Apple pays $84 million to settle anti-trust practices in South Korea


Apple may be racing toward a plus $2 trillion valuation mark, with investors saying it has more in its stable to race ahead, but there are many who are concerned about the monopolistic trend in business that is happening.

Amazon, Apple, Facebook, Microsoft and other industrial giants seem to be swallowing up the smaller players in the respective sectors and even making moves to extend their tentacles in vertical business spaces. So much so that governments are looking into antitrust and monopoly laws to curb these tendencies.

In consonance with this, Apple Inc.’s South Korea division has proposed measures to address the South Korea Fair Trade Commission’s antitrust concerns and offered to provide $84.02 million worth of support programs for small businesses, consumers and others. The Korea Fair Trade Commission had instigated an investigation against Apple Korea over allegations that it was using its dominant status to force mobile carriers to pay for advertising and warranty repairs.

Apple South Korea anti-trust hearing

Located in the heart of the Gangnam area, Apple Garosugil’s 25-foot glass facade blurs the lines between the street and store.

There were three main points of contention that the KFTC has sought to address.

  • Carriers had to buy minimum quantities of each model, dictated by Apple
  • Carriers had to share the cost of warranty repairs or replacements
  • Carriers had to pay to run Apple’s own TV ads for the iPhone

Apple forced the carriers to buy flagship models even though customers looked for budget models and if a phone was faulty Apple would make the carrier bear some of the cost of repair and replacement.

Carriers paid in full for running iPhone ads on TV, but they were only allowed to use Apple’s own ads, and could add their own logo to the final frame. The KFTC argued this was unfair on competing smartphone companies, who did not have the same leverage. And also cost imposition was not legal. Out of the 100 billion won that Apple has pledged, 40 billion will go towards building a center to support research and development for Korea’s small manufacturers and 25 billion won to establish an “academy” to provide education to developers. Another 25 billion won will be used to give discounts to consumers on warranty repair.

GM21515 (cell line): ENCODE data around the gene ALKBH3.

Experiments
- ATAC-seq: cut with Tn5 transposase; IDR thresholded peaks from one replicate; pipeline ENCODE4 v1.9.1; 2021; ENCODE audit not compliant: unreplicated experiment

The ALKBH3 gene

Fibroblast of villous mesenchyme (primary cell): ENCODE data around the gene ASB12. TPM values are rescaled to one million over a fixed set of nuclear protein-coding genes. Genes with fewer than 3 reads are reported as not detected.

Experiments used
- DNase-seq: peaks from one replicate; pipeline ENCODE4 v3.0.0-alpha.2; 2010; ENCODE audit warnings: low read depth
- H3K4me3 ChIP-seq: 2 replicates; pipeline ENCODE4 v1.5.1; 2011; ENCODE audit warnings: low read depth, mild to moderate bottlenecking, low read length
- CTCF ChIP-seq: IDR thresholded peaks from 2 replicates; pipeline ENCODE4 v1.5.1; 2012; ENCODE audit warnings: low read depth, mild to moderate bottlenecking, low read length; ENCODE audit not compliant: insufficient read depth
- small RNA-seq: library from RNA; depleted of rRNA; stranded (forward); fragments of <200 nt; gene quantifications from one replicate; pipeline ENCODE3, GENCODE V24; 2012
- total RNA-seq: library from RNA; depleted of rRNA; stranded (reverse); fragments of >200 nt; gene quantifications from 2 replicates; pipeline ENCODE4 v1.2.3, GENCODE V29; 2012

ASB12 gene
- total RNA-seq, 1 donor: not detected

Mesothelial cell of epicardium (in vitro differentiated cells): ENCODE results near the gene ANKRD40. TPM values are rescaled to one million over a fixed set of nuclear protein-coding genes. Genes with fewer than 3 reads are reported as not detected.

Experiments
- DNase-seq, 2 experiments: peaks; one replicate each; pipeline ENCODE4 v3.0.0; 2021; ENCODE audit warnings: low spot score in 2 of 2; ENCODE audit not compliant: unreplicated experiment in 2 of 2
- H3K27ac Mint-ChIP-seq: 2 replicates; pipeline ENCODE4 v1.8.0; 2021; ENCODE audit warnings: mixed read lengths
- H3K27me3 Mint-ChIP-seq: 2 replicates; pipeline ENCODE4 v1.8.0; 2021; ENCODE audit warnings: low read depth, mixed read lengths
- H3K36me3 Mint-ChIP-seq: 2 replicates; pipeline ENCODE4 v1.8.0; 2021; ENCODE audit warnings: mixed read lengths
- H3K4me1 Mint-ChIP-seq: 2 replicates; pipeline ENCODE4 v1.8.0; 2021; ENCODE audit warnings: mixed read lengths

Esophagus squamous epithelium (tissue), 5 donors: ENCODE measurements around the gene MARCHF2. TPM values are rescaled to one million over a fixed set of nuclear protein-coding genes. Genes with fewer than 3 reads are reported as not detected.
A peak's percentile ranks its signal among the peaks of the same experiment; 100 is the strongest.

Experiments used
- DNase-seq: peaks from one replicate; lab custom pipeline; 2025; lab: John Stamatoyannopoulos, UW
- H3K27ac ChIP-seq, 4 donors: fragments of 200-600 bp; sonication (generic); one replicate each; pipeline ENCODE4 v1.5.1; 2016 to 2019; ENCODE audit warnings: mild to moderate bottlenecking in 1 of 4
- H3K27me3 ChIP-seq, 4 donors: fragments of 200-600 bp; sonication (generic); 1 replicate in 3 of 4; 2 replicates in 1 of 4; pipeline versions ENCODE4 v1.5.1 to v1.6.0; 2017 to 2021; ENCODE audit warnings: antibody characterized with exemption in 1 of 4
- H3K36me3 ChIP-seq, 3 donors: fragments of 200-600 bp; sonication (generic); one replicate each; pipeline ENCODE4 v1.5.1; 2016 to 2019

Apple has 18 percent market share in Korea’s mobile phone market. Samsung here rules the roost with a 65 percent share, according to data from researcher Counterpoint.

Apple is facing some flak for its App Store policies and its business practices in Europe. The latest is its legal battle against Epic Games, the owner of highly popular Fortnite gaming app that has been booted out of the Apple App store for objecting to pay the 30 percent share of its in-app purchases to Apple.

This is a similar situation faced by the makers of Hey, an email app built by Basecamp (a project management tool company), who are being asked to pay 30 percent of their in-app purchase or find another platform to showcase their app.

David Heinemeier Hansson, the co-founder of Basecamp, said in a Twitter message. “That’s exactly what monopolists always say! Take it or leave it! Because they KNOW you can’t leave it.”

He went on:

“They can get to essentially extract any cut they want. They’re under no market pressure to be competitive. This is Monopoly Squeezing 101. As I said in my testimony before Congress, why is it that credit card processing fees hover in the 1.8-2.8% range, while Apple’s App Store has sat steady at 30% on the high end? Because there’s no competition! And they have a monopoly grip! There’s zero impetus on Apple to lower prices, stop being abusive, or even enforce their own policies with any sense of consistency or justice.”

In March, French regulators fined Apple 1.1 billion euros ($1.23 billion), saying the iPhone maker was guilty of anti-competitive behavior toward its distribution and retail network.

The post Apple pays $84 million to settle anti-trust practices in South Korea appeared first on Industry Leaders Magazine.


Please enter your comment!
Please enter your name here